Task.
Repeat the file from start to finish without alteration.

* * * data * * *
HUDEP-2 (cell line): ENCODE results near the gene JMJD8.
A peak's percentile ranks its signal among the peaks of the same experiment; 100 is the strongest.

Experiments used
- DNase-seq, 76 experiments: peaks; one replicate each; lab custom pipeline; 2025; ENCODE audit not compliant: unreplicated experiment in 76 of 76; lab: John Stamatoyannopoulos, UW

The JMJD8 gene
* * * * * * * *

HUDEP-2 (cell line): ENCODE results near the gene JMJD8.
A peak's percentile ranks its signal among the peaks of the same experiment; 100 is the strongest.

Experiments used
- DNase-seq, 76 experiments: peaks; one replicate each; lab custom pipeline; 2025; ENCODE audit not compliant: unreplicated experiment in 76 of 76; lab: John Stamatoyannopoulos, UW

The JMJD8 gene